These painting probably survived because the church is so remote and there would have been strong local sentiment to keep them. There is a pale fresco on the wall which was revealed when a painting that had previously hung on that section of the wall for centuries was removed.

What we see here is an indication of just how colourful and ornate even a small country church would have been during the period when this gothic church, in the English perpendicular style, though very simplified, was built. There is an ornate rude screen. The floor, which immediately caught my eye because of its geometric patterned form is probably a Victorian renovation, Michael told me.

Here are some thoughts that Michael has put down for us in connection with this church:

”The Church of St John the Baptist is dramatically situated on a rocky outcrop overlooking the Teign Valley in Devon, England. It was, and still is, quite remote: accessible only by high-sided lanes. It is part of a family of churches in this valley that share similar architectural features: one may reasonably speculate the hand of the same masons, carpenters and glass painters.

‘Like so many Devonian churches, the details (that is to say the window tracery, screenwork and fragments of painted glass) are generally of the late fourteenth to early fifteenth century, but at Ashton, as elsewhere, this disguises much more ancient fabric into which such details were inserted as part of a widespread programme of enhancement and beautification of liturgical spaces right up to the Reformation. The most striking addition to the typical dual-cell structure of a post-Conquest church is the North aisle, separate by slender and elegant Beer stone arcades that may derive inspiration from the late thirteenth century design of Exeter Cathedral. This aisle was built to house a secondary altar, the sanctuary of which later became the ‘family pew’ of the Chudleigh family, giving a strong clue as to its original benefactors.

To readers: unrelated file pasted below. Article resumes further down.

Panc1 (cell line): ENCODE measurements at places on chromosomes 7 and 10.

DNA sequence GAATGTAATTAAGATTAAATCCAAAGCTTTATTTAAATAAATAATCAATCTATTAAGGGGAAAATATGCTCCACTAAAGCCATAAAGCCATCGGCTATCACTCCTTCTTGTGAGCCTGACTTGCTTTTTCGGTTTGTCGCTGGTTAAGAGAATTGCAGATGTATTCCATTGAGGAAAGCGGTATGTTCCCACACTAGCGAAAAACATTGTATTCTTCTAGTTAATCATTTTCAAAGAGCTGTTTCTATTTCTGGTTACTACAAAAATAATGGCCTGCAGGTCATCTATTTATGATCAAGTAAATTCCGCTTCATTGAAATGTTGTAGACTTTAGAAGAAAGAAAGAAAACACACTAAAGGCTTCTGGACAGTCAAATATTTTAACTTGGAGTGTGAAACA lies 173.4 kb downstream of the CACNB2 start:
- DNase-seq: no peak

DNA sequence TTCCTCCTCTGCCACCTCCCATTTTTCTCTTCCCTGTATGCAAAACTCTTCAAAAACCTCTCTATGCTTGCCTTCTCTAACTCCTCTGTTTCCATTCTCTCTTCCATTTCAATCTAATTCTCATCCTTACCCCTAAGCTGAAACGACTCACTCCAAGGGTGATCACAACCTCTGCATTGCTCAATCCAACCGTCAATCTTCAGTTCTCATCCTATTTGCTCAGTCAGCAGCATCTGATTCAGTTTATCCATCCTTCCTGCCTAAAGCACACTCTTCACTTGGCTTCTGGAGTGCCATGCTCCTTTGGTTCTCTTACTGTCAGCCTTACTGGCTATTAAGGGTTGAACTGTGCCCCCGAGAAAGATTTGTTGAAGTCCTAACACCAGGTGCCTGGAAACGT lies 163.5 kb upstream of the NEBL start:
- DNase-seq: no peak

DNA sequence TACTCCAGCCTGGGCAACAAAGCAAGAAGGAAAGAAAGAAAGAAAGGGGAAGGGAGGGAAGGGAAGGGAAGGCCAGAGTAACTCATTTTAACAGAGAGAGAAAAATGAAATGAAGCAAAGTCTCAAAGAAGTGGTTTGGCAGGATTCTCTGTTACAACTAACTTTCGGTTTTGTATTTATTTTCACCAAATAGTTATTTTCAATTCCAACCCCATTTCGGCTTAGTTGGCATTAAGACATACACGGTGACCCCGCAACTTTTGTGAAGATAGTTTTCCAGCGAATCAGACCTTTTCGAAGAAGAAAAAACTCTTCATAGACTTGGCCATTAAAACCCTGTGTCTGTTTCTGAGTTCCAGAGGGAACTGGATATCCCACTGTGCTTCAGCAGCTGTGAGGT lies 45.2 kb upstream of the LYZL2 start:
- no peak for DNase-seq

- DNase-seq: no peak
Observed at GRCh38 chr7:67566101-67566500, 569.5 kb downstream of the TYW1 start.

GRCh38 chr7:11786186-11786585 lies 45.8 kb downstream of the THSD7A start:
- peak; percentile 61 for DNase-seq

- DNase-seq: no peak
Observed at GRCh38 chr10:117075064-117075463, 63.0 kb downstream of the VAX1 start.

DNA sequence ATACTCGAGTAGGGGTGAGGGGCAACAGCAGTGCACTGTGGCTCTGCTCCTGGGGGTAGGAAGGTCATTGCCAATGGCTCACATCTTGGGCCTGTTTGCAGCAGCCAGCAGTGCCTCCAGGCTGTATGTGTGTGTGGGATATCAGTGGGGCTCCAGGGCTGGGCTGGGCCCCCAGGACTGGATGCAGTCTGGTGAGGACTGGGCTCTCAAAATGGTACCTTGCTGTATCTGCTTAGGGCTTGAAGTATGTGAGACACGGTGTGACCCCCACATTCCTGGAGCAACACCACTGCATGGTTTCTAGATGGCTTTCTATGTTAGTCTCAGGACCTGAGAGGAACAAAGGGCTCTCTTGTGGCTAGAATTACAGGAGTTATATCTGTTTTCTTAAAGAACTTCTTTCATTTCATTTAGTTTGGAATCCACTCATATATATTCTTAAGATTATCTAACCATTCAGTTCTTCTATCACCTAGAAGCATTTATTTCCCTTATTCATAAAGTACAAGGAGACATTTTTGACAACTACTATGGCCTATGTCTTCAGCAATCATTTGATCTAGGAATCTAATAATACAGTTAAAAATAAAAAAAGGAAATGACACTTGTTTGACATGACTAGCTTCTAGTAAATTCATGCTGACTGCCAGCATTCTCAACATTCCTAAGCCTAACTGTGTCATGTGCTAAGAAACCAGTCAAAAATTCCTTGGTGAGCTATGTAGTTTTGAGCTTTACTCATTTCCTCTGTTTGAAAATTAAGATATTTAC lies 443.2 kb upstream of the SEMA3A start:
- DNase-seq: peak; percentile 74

‘Later, a porch was also added – a feature that had particular significance in the Ritual of the Use of Sarum, [as mentioned]. The glory of Ashton is no doubt the beautifully preserved Rood Screen and Parclose Screen that respectively separate Nave from Chancel and the two altars one from the other. Rood Screens were a particularly favoured devotional expression in England as a consequence of the division of legal responsibility for the Church fabric itself: Chancels were the responsibility of the Living whereas Naves were the responsibility of the Parish.

‘The Rood Screen marked the boundary and parishes are known to have been anxious to ensure their screen and Rood were as impressive as possible (and more impressive than their neighbours.) Typically a Screen has three components: a Dado with images of the Saints; Tracery work that permits a view of the High Altar and above this a Loft which gave access to the Rood itself (composed of a large image of the Crucified Lord flanked either side by His Mother and the Beloved Disciple) which was the dominating feature of the people’s part of the Church.